Meyers Manx 2.0 Electric Is Spiritual and Physical Successor to Original 'Dune Buggy'

·3 min read
Photo credit: Meyers Manx 2.0 Electric. Photos by Evan Klein courtesy of Meyers Manx
Photo credit: Meyers Manx 2.0 Electric. Photos by Evan Klein courtesy of Meyers Manx
  • Meyers Manx 2.0 Electric succeeds the original "Dune Buggy" built 58 years ago in a garage in Newport Beach, California.

  • New owners brought a fresh, electric-car vision to the original creation.

  • Electric range is estimated at 300 miles from a 40-kWh battery, which is either a little high or the designers were a little high when they came up with that.

Bruce Meyers hand-built the first Meyers Manx in a rented garage in Newport Beach, California, in 1964. The open-topped, fun-loving, go-anywhere car that became popularly known as the “Dune Buggy” then took the world by storm. The freedom and California surfer lifestyle the fiberglass craft embodied struck a chord with owners around the world. If you couldn’t actually live in California and surf in Mexico, you could at least have a car like all the guys who did. It’s still popular today, beloved for its light weight and simplicity as much as for its off-road capability.

But the world is changing and so is the Manx. Now it’s time for a new Manx for the new millennium, and the new owners of Meyers Manx have come through with a successor to the original fun machine that looks fully capable of delivering the same excitement and wanderlust. Owner Philip Sarofim and designer Freeman Thomas offer you: the Meyers Manx 2.0 Electric.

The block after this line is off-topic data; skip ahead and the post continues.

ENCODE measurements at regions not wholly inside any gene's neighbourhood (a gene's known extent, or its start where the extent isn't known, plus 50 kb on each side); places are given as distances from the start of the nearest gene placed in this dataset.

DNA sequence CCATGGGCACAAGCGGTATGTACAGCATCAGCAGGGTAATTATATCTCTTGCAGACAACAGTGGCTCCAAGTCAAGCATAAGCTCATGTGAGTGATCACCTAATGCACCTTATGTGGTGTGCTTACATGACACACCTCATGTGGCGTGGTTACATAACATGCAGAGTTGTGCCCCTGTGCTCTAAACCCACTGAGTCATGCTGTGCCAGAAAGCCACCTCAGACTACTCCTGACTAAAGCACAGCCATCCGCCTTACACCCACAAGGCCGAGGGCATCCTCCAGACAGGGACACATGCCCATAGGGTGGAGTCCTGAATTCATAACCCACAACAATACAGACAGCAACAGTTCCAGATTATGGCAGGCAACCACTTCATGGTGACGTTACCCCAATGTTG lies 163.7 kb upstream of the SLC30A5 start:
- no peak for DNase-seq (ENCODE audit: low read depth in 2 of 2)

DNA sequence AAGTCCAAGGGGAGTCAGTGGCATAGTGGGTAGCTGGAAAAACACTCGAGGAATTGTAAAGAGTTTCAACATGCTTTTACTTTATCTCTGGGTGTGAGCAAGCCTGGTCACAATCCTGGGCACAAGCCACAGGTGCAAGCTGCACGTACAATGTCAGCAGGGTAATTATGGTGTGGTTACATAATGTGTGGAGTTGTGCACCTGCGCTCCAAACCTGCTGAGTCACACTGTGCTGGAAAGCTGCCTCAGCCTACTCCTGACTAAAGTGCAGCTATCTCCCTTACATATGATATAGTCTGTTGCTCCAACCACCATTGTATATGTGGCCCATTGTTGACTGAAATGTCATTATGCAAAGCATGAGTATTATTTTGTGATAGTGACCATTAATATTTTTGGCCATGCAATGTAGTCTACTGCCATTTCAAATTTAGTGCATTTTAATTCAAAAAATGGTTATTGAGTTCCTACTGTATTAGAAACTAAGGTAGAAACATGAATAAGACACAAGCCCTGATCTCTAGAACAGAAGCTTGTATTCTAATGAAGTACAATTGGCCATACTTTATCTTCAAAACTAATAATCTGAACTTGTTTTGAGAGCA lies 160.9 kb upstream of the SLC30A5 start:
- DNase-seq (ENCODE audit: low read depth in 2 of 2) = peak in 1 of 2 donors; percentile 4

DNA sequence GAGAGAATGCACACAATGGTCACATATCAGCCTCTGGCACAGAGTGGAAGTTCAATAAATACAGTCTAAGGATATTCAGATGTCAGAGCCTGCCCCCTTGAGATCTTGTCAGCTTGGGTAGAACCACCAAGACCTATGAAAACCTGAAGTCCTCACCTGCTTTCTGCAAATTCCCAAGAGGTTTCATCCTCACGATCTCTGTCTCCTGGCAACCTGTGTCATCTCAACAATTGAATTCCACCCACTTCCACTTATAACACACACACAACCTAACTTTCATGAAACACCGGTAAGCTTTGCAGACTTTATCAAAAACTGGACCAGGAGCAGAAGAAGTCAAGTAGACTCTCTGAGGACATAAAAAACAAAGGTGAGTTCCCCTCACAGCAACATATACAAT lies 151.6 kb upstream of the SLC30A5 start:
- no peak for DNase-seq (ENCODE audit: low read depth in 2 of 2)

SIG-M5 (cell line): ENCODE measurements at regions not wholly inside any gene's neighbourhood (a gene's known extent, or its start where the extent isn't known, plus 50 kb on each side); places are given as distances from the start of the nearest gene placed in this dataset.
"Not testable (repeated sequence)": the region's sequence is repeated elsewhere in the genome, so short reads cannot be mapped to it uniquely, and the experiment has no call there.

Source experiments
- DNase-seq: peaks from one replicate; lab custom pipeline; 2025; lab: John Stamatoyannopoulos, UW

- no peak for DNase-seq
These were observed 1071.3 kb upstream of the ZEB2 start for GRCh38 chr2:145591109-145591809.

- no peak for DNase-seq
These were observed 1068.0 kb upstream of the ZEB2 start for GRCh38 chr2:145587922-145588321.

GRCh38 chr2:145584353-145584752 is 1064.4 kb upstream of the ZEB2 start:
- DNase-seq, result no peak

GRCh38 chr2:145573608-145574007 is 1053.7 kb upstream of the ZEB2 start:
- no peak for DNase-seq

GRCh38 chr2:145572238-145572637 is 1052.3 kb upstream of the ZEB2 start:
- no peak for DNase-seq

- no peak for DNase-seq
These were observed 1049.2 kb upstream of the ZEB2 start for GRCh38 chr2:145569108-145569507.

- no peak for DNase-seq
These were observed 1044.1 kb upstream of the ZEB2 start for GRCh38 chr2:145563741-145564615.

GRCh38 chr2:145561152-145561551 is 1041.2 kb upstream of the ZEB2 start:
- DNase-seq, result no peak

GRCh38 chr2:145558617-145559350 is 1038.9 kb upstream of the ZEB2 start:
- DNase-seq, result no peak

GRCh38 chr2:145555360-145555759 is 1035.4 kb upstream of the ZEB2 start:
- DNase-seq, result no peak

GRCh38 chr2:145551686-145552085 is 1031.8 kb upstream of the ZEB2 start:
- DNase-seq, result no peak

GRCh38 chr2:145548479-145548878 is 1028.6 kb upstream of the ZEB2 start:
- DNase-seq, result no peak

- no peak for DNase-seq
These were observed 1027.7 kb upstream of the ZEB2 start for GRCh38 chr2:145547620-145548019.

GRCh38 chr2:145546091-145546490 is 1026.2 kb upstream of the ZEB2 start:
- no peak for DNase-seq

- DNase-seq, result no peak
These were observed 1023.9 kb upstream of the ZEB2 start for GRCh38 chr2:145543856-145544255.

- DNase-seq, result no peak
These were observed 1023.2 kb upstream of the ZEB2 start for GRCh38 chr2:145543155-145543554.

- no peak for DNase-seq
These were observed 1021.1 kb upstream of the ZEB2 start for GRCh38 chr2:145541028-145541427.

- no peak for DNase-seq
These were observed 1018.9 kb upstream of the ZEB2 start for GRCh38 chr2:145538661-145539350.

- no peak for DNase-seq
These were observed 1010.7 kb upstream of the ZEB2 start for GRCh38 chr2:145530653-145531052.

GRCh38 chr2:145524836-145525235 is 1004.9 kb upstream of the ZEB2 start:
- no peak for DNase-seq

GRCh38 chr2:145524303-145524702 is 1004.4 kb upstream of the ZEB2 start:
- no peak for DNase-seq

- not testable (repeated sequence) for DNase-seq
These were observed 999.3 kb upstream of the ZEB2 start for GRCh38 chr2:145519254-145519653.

Photo credit: Meyers Manx 2.0 Electric. Photos by Evan Klein courtesy of Meyers Manx
Photo credit: Meyers Manx 2.0 Electric. Photos by Evan Klein courtesy of Meyers Manx

“The Meyers Manx has always been a symbol of joy, simplicity, and purity. It’s the solution to the complexity of life,” said Sarofim, the Texas oil heir who is the chairman of Meyers Manx. “Continuing the legacy of the Meyers Manx connects us with the optimism of the 1960s California culture, an optimism we all can share.”

Meyers Manx says it is partnering with an unnamed “US-based manufacturing entity” to bring the Manx 2.0 Electric into production in 2023, with final assembly taking place in California.

The few details released at the car’s pre-launch at a Malibu, California, beach house were scant: It’ll have two electric motors driving the rear wheels, powered by lithium-ion pouch cells with an integrated battery management system. Batteries will come in two sizes: 20 kWh or 40 kWh. Manx is a bit optimistic in the range it is claiming from these batteries, maybe wildly optimistic: 150 miles from the 20-kWh pack and 300 miles from the 40-kWh battery. For comparison, the 35.5-kWh battery in the new Mazda MX-30 electric car is good for 100 miles. The 16-kWh battery in a Mitsubishi iMiEV was only good for 62 miles when new. Granted, the Manx weighs only 1500 pounds or 1650 pounds depending on which battery you choose, but even electric motorcycles don’t get that kind of range.

They’ll sort it out during the Beta program, surely.

“The Meyers Manx Beta program will deliver the first 50 cars to select customers in 2023,” Manx said. “The launch vehicles will provide a unique engagement experience with the group of early adopters by providing feedback to the development team as they refine the production version.”

The new car carries on the pioneering look of the original, especially with the roof off.

“Knowing Bruce’s artistry and Phillip’s enthusiasm for the brand, I am so glad that Bruce trusted us to carry his legacy into the future,” said Thomas. “The new Manx 2.0 Electric is designed to exceed expectations. It’s simple and endearing and taps into the spirit of playfulness. The ageless design brings out your inner child. It’s about passion.”